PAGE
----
Elucidating the lineage relationships among different cell types is key to understanding human brain development. Here we developed parallel RNA and DNA analysis after deep sequencing (PRDD-seq), which combines RNA analysis of neuronal cell types with analysis of nested spontaneous DNA somatic mutations as cell lineage markers, identified from joint analysis of single-cell and bulk DNA sequencing by single-cell MosaicHunter (scMH). PRDD-seq enables simultaneous reconstruction of neuronal cell type, cell lineage, and sequential neuronal formation ("birthdate") in postmortem human cerebral cortex. Analysis of two human brains showed remarkable quantitative details that relate mutation mosaic frequency to clonal patterns, confirming an early divergence of precursors for excitatory and inhibitory neurons, and an "inside-out" layer formation of excitatory neurons as seen in other species. In addition our analysis allows an estimate of excitatory neuron-restricted precursors (about 10) that generate the excitatory neurons within a cortical column. Inhibitory neurons showed complex, subtype-specific patterns of neurogenesis, including some patterns of development conserved relative to mouse, but also some aspects of primate cortical interneuron development not seen in mouse. PRDD-seq can be broadly applied to characterize cell identity and lineage from diverse archival samples with single-cell resolution and in potentially any developmental or disease condition.
A key mutational process in cancer is structural variation, in which rearrangements delete, amplify or reorder genomic segments that range in size from kilobases to whole chromosomes. Here we develop methods to group, classify and describe somatic structural variants, using data from the Pan-Cancer Analysis of Whole Genomes (PCAWG) Consortium of the International Cancer Genome Consortium (ICGC) and The Cancer Genome Atlas (TCGA), which aggregated whole-genome sequencing data from 2,658 cancers across 38 tumour types. Sixteen signatures of structural variation emerged. Deletions have a multimodal size distribution, assort unevenly across tumour types and patients, are enriched in late-replicating regions and correlate with inversions. Tandem duplications also have a multimodal size distribution, but are enriched in early-replicating regions-as are unbalanced translocations. Replication-based mechanisms of rearrangement generate varied chromosomal structures with low-level copy-number gains and frequent inverted rearrangements. One prominent structure consists of 2-7 templates copied from distinct regions of the genome strung together within one locus. Such cycles of templated insertions correlate with tandem duplications, and-in liver cancer-frequently activate the telomerase gene TERT. A wide variety of rearrangement processes are active in cancer, which generate complex configurations of the genome upon which selection can act.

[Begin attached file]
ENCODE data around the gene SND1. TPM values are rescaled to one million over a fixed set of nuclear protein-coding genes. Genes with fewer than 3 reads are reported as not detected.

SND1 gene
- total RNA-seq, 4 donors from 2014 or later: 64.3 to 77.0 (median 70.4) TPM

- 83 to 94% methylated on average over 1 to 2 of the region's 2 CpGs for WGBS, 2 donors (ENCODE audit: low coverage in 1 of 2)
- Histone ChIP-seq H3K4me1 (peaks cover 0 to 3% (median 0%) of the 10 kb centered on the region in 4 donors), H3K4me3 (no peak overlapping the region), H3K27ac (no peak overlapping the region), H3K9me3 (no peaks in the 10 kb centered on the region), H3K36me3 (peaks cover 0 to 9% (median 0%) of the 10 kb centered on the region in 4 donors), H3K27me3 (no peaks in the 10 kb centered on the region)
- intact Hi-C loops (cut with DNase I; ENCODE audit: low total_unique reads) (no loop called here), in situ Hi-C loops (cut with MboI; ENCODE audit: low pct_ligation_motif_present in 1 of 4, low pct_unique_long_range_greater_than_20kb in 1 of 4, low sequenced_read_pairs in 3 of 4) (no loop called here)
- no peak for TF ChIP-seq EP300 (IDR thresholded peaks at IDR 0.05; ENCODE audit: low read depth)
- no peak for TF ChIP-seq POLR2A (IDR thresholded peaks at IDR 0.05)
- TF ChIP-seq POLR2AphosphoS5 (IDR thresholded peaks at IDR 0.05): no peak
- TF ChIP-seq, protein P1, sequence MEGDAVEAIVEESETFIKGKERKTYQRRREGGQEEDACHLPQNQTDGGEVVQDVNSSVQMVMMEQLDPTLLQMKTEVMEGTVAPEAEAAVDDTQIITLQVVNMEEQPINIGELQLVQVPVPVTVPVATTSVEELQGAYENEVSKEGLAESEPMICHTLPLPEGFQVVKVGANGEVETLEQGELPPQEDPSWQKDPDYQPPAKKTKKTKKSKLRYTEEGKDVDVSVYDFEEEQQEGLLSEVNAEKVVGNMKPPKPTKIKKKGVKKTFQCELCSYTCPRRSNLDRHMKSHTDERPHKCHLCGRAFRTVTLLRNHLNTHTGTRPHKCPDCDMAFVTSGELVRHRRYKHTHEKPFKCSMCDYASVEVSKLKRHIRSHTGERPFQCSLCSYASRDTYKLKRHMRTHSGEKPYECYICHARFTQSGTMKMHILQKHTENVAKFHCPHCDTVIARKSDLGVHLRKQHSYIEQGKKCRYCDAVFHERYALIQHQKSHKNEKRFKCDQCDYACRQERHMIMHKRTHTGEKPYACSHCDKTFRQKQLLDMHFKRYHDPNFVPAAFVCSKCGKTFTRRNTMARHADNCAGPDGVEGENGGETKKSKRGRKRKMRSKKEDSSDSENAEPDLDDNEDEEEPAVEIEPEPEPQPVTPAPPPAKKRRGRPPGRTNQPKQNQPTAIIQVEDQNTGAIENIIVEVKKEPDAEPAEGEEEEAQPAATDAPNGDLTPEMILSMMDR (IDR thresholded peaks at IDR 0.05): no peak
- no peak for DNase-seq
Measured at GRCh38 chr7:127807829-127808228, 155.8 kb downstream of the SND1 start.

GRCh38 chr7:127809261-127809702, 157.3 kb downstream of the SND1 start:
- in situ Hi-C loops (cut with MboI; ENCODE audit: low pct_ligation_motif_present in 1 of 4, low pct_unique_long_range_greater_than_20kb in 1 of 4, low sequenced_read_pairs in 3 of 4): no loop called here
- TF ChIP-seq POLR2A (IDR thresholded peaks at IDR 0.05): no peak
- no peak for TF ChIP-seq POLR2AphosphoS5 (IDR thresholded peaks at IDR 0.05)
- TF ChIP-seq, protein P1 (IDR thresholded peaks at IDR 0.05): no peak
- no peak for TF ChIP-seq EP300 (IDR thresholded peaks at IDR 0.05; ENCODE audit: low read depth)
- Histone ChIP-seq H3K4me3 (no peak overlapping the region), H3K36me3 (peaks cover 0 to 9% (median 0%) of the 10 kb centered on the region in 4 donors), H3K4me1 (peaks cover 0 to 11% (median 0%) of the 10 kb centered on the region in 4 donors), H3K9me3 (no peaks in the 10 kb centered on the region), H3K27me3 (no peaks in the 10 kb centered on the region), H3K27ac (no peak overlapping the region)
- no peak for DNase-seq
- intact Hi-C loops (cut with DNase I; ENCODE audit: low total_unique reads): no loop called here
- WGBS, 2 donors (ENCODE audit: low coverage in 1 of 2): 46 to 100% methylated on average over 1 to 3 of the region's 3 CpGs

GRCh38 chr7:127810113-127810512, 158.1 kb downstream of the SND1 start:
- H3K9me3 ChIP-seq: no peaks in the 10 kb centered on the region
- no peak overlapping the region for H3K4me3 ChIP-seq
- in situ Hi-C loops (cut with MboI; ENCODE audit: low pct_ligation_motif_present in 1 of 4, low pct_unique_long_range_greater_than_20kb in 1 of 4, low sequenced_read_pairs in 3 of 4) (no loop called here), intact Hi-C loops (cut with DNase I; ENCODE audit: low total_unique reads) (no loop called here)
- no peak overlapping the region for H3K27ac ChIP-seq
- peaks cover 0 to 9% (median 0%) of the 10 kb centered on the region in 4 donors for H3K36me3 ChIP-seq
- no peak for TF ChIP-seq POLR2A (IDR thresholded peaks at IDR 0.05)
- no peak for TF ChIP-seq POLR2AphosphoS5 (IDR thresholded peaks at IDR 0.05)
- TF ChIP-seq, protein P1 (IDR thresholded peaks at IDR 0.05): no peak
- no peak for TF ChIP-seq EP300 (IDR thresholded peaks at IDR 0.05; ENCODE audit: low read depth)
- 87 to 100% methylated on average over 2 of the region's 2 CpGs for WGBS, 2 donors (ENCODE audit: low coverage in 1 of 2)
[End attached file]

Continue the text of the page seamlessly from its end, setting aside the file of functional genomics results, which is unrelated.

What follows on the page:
Rodriguez-Martin B, Alvarez EG, Baez-Ortega A, Zamora J, Supek F, Demeulemeester J, Santamarina M, Ju YS, Temes J, Garcia-Souto D, Detering H, Li Y, Rodriguez-Castro J, Dueso-Barroso A, Bruzos AL, Dentro SC, Blanco MG, Contino G, Ardeljan D, Tojo M, Roberts ND, Zumalave S, Edwards PAW, Weischenfeldt J, Puiggròs M, Chong Z, Chen K, Lee EA, Wala JA, Raine K, Butler A, Waszak SM, Navarro FCP, Schumacher SE, Monlong J, Maura F, Bolli N, Bourque G, Gerstein M, Park PJ, Wedge DC, Beroukhim R, Torrents D, Korbel JO, Martincorena I, Fitzgerald RC, Van Loo P, Kazazian HH, Burns KH, PCAWG-Structural-Variation-Working-Group, Campbell PJ, Tubio JMC, PCAWG-Consortium. Pan-cancer analysis of whole genomes identifies driver rearrangements promoted by LINE-1 retrotransposition. Nat Genet 2020;Abstract